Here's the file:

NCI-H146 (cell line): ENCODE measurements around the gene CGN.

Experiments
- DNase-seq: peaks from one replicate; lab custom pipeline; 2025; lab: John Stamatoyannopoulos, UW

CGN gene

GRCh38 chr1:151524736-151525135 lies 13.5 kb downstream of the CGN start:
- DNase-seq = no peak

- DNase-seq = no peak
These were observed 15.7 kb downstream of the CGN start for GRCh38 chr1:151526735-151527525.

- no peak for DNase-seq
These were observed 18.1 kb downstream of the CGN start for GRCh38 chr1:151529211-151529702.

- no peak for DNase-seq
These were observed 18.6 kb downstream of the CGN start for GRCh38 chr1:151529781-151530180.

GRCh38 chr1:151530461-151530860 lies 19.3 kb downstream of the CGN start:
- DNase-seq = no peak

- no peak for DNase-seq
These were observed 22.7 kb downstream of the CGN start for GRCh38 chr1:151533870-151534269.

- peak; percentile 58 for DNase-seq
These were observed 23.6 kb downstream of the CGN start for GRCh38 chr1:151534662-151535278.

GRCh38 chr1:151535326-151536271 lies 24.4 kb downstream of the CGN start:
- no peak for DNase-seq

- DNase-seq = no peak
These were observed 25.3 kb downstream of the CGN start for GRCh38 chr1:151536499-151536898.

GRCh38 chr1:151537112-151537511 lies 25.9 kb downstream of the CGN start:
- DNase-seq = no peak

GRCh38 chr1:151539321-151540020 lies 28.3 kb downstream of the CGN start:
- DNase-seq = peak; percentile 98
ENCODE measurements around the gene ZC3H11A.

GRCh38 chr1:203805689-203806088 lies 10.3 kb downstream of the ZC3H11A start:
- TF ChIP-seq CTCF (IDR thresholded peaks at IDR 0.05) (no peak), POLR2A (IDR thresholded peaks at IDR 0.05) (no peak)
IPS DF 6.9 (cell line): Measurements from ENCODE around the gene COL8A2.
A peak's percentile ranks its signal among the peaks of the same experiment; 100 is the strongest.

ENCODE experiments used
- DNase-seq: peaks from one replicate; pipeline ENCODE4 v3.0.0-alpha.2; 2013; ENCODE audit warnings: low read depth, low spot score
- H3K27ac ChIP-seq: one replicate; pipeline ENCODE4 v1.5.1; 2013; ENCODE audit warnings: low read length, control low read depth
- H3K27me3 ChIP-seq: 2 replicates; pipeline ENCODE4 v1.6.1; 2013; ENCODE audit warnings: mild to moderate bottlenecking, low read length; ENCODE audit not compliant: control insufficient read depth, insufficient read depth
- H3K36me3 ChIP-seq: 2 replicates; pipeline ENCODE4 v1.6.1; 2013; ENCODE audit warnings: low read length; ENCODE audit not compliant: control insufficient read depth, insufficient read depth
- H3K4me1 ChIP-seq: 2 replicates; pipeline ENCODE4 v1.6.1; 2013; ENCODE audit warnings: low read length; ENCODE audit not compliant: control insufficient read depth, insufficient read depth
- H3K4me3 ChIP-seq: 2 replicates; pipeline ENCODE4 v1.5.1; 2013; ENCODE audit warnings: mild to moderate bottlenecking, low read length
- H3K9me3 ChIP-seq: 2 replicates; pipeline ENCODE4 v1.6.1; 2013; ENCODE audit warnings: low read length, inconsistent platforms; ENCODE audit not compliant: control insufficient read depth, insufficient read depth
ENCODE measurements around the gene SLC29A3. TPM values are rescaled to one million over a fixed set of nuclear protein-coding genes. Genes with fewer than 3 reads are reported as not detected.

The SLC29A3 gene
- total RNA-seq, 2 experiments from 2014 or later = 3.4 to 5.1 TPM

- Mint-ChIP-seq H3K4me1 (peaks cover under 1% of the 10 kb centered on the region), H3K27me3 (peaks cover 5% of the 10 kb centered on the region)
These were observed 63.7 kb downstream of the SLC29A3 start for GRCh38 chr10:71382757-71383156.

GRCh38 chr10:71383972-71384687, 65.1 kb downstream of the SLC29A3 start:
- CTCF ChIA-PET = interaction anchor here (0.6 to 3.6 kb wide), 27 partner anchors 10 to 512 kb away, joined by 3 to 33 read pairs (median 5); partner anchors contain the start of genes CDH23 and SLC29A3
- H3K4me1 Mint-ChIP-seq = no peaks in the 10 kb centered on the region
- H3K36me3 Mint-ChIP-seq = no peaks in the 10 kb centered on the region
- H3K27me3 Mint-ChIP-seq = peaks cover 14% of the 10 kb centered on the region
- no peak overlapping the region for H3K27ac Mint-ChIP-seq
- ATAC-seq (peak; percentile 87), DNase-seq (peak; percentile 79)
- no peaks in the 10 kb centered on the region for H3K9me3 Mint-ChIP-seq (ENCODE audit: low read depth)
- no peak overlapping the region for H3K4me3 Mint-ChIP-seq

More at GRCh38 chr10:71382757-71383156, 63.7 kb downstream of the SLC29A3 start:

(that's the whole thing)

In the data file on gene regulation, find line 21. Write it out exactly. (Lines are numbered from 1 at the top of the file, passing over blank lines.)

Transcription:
- DNase-seq = no peak